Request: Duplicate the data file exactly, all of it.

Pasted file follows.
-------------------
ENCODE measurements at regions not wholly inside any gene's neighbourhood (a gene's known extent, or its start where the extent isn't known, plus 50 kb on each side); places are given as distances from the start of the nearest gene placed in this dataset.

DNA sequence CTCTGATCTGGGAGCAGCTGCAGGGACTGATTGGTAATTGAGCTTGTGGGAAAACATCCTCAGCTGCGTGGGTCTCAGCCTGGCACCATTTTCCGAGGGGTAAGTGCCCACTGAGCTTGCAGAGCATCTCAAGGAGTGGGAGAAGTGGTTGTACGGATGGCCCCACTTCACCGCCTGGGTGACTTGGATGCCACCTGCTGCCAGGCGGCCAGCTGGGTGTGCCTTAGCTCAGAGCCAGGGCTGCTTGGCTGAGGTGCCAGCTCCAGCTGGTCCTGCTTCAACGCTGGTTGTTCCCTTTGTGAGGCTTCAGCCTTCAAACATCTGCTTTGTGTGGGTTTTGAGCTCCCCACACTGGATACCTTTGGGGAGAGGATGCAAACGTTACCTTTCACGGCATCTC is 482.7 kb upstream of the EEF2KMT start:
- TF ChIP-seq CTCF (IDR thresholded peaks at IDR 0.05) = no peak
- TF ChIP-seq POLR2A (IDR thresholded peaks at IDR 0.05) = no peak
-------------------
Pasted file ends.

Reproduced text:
ENCODE measurements at regions not wholly inside any gene's neighbourhood (a gene's known extent, or its start where the extent isn't known, plus 50 kb on each side); places are given as distances from the start of the nearest gene placed in this dataset.

DNA sequence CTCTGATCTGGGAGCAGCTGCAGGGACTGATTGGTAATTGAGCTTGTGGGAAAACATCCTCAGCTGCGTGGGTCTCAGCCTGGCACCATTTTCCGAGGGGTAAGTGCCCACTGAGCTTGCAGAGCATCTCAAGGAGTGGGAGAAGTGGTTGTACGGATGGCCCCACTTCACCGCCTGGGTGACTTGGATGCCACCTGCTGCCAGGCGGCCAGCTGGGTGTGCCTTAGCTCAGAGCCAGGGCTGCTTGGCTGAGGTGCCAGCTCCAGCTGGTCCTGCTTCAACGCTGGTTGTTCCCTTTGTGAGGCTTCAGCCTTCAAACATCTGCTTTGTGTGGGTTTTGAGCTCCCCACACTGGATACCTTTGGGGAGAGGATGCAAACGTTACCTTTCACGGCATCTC is 482.7 kb upstream of the EEF2KMT start:
- TF ChIP-seq CTCF (IDR thresholded peaks at IDR 0.05) = no peak
- TF ChIP-seq POLR2A (IDR thresholded peaks at IDR 0.05) = no peak